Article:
Jonah-Play October 10 for Un-Other Sunday
2010-09-27 by David von Schlichten

I am translating Jonah and then adapting it into a one-person play that I will peform in lieu of the first two readings for worship on October 10. I will then preach on Jonah as a story about un-othering, i.e., getting past our stereotyping and belittling of one another and treating each other as real people.

The book of Jonah shows the protagonist othering the Ninevites but God challenging him - and all of us - to un-other one another.

This day at St. James will be called Un-Other Sunday.

I am then going to perform my Jonah play for other church functions or whatever. The performance can be part of a service or can stand on its own, can be a fund-raiser or just a fun/awareness-raiser.

What do you think?

Yours in Christ,

David von Schlichten, Lectionary Blog Moderator 





Hope and Love
2010-09-24 by David von Schlichten

I agree, Stephen. Fear can be a strong motivator, but, given God's agapic orientation, love and hope are better motivators.

It will be a challenge to get parishioners to hear that, though, because they are generally wired to think that the Church is about scaring and guilt-tripping people to action. Perhaps the Church has indeed been about such strategies, but God is about hope and love.

My sermon will be along these lines, and I will post it soon at the cafe.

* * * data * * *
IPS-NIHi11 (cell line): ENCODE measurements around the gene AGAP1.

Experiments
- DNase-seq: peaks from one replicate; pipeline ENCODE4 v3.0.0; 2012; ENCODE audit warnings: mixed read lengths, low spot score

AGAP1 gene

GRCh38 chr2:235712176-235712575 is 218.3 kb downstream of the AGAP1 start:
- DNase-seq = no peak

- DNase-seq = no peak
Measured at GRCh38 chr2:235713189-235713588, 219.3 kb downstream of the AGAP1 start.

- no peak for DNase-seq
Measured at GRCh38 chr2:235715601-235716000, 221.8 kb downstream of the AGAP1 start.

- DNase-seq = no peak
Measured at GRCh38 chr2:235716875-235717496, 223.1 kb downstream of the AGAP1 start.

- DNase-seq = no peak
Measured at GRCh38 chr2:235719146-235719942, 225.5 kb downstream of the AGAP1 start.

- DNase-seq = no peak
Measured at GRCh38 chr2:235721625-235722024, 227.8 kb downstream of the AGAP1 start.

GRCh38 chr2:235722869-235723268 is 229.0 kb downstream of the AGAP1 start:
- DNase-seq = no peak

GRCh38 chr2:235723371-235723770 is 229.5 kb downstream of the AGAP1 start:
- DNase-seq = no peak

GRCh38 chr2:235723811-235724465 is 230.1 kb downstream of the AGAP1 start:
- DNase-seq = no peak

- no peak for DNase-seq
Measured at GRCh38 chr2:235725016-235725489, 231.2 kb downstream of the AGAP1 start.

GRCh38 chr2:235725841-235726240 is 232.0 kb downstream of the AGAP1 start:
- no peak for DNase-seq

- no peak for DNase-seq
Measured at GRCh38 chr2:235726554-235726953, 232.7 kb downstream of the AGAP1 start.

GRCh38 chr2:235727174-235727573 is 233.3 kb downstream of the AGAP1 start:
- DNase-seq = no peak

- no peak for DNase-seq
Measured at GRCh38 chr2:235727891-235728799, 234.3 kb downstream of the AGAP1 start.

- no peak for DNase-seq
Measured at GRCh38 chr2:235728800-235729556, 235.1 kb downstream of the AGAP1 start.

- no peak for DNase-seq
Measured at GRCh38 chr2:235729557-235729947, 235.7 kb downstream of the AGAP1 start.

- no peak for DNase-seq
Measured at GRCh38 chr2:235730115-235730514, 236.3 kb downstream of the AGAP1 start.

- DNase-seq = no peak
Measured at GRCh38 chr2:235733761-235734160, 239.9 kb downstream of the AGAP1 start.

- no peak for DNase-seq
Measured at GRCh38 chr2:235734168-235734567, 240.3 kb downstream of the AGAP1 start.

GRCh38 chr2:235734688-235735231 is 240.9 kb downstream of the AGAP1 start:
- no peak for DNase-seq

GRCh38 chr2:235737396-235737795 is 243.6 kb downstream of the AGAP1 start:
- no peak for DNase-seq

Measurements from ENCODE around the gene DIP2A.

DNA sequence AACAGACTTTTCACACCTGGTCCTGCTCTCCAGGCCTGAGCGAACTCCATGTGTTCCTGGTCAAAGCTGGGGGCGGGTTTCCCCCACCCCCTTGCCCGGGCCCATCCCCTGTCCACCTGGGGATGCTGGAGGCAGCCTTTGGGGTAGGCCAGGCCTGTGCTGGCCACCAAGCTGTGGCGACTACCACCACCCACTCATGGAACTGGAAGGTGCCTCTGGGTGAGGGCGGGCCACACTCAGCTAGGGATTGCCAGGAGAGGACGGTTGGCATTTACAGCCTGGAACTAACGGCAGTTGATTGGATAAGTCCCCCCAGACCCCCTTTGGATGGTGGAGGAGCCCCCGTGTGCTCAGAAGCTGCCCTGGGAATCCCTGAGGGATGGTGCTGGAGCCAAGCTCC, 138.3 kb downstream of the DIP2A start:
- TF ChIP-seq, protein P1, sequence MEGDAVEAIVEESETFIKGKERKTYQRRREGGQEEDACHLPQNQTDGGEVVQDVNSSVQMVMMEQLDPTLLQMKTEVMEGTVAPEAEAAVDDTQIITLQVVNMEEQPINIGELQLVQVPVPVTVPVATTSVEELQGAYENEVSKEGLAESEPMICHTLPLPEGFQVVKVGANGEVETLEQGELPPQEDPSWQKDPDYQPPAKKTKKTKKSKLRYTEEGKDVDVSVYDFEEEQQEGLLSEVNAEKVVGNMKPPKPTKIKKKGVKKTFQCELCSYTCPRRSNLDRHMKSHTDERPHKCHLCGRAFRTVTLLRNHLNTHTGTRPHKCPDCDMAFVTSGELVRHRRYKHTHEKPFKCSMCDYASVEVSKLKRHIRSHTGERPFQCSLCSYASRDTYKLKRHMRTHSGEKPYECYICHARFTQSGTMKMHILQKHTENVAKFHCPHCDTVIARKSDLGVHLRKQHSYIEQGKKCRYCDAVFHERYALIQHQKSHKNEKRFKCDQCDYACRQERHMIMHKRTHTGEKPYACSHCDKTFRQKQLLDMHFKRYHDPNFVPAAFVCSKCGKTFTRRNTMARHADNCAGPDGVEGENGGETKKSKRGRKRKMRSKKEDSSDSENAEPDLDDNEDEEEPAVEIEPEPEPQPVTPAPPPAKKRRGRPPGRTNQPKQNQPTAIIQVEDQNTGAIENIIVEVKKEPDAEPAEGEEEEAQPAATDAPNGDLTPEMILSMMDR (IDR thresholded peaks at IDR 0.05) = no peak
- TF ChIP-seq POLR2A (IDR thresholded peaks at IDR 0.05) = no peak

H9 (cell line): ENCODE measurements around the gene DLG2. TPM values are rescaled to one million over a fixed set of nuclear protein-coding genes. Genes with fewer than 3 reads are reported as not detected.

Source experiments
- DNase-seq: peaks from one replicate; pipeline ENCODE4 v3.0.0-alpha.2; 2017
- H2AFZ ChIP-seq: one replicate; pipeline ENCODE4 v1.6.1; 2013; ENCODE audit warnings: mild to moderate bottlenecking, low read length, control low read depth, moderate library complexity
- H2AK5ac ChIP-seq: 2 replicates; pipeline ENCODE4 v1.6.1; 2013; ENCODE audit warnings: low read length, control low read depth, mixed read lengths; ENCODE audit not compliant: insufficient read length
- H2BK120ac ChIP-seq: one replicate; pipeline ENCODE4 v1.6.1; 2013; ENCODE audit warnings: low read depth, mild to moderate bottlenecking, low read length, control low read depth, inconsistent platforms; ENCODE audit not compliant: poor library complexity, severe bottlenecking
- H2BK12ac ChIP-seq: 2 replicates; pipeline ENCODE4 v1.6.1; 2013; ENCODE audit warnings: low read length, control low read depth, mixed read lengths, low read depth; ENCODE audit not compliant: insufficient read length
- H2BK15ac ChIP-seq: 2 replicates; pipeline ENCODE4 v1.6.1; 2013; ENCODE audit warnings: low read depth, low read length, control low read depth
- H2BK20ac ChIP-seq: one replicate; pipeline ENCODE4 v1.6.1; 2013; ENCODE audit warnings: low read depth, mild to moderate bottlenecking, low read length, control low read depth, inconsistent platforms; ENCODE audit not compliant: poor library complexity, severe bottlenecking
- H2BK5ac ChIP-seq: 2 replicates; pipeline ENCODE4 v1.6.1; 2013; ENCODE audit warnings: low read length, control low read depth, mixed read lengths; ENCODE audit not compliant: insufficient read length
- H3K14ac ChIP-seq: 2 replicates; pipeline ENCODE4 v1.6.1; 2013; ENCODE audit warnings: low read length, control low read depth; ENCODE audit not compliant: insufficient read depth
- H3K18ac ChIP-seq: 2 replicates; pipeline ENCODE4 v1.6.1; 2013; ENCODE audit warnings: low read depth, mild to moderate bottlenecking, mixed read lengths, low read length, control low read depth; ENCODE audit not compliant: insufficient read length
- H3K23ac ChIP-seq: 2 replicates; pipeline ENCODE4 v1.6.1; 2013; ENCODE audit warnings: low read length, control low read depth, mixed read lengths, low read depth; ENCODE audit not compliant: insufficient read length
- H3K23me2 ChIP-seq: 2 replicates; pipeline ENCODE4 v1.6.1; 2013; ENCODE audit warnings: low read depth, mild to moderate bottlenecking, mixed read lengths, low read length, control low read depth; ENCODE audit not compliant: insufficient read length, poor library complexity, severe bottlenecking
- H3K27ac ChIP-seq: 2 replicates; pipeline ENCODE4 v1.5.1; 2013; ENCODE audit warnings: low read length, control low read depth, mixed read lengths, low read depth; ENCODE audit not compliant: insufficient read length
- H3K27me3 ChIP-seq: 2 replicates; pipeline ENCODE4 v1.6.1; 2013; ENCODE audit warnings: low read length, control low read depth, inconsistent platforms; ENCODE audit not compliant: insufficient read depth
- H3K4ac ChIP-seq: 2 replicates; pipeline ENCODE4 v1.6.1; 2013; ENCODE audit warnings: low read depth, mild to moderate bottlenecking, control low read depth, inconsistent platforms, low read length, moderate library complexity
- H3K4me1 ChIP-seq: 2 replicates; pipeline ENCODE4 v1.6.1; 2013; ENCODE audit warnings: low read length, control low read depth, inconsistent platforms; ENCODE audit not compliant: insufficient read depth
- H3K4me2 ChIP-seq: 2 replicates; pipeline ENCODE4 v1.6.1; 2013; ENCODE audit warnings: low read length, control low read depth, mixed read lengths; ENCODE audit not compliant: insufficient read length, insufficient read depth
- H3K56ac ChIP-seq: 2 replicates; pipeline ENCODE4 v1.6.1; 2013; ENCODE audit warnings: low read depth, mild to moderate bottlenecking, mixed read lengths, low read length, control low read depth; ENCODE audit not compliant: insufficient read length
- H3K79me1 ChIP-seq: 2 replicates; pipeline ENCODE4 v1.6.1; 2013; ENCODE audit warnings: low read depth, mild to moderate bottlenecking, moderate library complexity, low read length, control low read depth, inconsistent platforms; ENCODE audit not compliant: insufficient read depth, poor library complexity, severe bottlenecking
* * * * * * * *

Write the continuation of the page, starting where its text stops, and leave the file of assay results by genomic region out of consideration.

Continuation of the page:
Yours in Christ,

David von Schlichten, Lectionary Blog Moderator





Hopes or Fears?
2010-09-22 by Stephen Schuette

It’s perhaps not the whole the story but I keep being drawn by one aspect of it:  that a warning is not allowed.  Abraham explains that they already have what they need, Moses and the prophets.

The gospels all begin with a call to repentance.  But John the Baptist does his work within the context of the gospels, the Good News of Jesus Christ.  Repentance is called for in order to prepare the way for the Good News.

I do not believe God wants to motivate us by threat of future punishment.  To begin with, I’m not sure it works.  They’re studies that show that corporations don’t think much beyond the current or next quarter.  We mostly are drawn to act expediently, Faust as the classic example.  And then there’s the self-interest aspect of it which I spoke about before.  But it doesn’t work for another reason.  If the goal is love, threats don’t lead to love.  Threats lead to fear.  Love leads to love.  I have to believe that it’s God’s desire to appeal to the best in us and not the worst, that God wishes to draw us into fulfilling relationship rather than threaten us with dire consequences.

Sometimes churches act out of fear.  Fear can work a strong influence over us, and it’s always motivated by self-interest.  It’s not a good reason for leadership decisions in the church.  Hope is much more in tune with the Gospel and the spirit of our Community in Christ.





Troubling Story
2010-09-21 by David von Schlichten

I agree, Stephen, that the story is theologically troubling. You have articulated the problems better than I can.